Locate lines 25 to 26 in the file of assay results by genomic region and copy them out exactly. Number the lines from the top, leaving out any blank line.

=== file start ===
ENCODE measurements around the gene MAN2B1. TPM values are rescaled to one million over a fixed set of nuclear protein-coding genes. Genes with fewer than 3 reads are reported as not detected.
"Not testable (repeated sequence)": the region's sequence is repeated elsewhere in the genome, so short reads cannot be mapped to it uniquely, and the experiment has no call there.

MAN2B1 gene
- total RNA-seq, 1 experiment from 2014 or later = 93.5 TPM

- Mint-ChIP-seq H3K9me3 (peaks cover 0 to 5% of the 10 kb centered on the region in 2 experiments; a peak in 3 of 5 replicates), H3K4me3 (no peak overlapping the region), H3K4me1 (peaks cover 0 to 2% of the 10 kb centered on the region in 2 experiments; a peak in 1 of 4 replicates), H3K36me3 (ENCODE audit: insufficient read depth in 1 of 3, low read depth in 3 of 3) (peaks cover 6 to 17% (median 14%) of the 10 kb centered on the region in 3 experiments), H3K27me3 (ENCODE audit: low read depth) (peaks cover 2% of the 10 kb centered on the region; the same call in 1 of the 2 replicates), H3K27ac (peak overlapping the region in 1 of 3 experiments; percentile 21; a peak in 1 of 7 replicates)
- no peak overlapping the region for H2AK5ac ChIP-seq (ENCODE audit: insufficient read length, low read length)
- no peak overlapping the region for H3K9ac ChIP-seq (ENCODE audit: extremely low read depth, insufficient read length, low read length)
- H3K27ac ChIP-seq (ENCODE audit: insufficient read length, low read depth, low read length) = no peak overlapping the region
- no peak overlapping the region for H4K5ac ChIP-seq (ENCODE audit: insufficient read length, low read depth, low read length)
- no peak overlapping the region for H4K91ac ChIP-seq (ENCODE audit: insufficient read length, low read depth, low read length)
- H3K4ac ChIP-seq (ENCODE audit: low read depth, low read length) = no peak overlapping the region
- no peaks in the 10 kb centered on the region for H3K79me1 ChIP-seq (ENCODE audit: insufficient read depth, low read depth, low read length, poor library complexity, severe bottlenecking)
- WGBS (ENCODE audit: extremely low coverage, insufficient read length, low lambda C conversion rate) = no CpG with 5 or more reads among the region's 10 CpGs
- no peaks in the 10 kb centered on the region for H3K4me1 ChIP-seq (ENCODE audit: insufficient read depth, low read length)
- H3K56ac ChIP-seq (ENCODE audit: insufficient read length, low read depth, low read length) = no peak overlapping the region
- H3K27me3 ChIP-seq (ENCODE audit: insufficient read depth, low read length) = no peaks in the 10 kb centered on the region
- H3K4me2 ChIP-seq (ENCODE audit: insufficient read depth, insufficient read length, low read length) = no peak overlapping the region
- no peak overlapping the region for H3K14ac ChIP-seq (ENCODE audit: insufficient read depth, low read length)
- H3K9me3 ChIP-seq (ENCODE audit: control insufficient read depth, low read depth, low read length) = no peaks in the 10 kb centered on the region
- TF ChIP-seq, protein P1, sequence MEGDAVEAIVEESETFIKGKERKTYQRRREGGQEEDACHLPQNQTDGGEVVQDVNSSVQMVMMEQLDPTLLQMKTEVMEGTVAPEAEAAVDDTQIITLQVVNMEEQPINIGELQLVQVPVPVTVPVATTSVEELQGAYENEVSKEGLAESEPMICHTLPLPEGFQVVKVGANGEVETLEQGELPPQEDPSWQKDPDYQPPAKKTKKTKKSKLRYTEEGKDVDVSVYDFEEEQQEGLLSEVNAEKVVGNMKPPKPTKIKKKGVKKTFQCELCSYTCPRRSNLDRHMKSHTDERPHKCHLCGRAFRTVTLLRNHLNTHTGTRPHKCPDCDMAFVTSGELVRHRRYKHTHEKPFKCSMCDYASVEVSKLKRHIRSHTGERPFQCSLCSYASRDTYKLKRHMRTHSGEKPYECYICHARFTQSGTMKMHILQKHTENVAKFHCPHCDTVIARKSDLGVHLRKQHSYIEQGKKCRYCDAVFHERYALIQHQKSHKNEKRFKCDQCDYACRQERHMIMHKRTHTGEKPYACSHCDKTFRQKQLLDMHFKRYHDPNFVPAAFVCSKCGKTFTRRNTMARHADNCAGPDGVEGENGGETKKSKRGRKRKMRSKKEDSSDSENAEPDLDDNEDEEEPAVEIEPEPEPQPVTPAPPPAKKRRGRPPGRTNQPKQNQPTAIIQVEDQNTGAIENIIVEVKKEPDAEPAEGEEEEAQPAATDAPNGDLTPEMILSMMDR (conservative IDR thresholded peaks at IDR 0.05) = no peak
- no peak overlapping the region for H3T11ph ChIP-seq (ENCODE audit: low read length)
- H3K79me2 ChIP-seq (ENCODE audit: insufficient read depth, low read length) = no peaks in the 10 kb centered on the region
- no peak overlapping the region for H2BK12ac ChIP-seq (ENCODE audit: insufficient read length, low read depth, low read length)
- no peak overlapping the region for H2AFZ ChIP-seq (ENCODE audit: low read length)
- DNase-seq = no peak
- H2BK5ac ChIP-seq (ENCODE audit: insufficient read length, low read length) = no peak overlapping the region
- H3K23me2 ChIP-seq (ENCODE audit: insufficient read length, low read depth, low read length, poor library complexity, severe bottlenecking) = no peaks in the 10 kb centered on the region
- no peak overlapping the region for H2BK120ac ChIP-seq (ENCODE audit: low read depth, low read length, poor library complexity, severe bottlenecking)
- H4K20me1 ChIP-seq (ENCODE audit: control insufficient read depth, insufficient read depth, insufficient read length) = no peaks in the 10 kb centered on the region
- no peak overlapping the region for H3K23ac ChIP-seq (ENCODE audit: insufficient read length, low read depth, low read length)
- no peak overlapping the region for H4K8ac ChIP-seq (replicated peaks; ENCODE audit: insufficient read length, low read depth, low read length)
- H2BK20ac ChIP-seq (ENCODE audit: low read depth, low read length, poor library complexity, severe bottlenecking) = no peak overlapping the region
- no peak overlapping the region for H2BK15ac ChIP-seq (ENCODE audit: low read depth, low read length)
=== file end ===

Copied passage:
- DNase-seq = no peak
- H2BK5ac ChIP-seq (ENCODE audit: insufficient read length, low read length) = no peak overlapping the region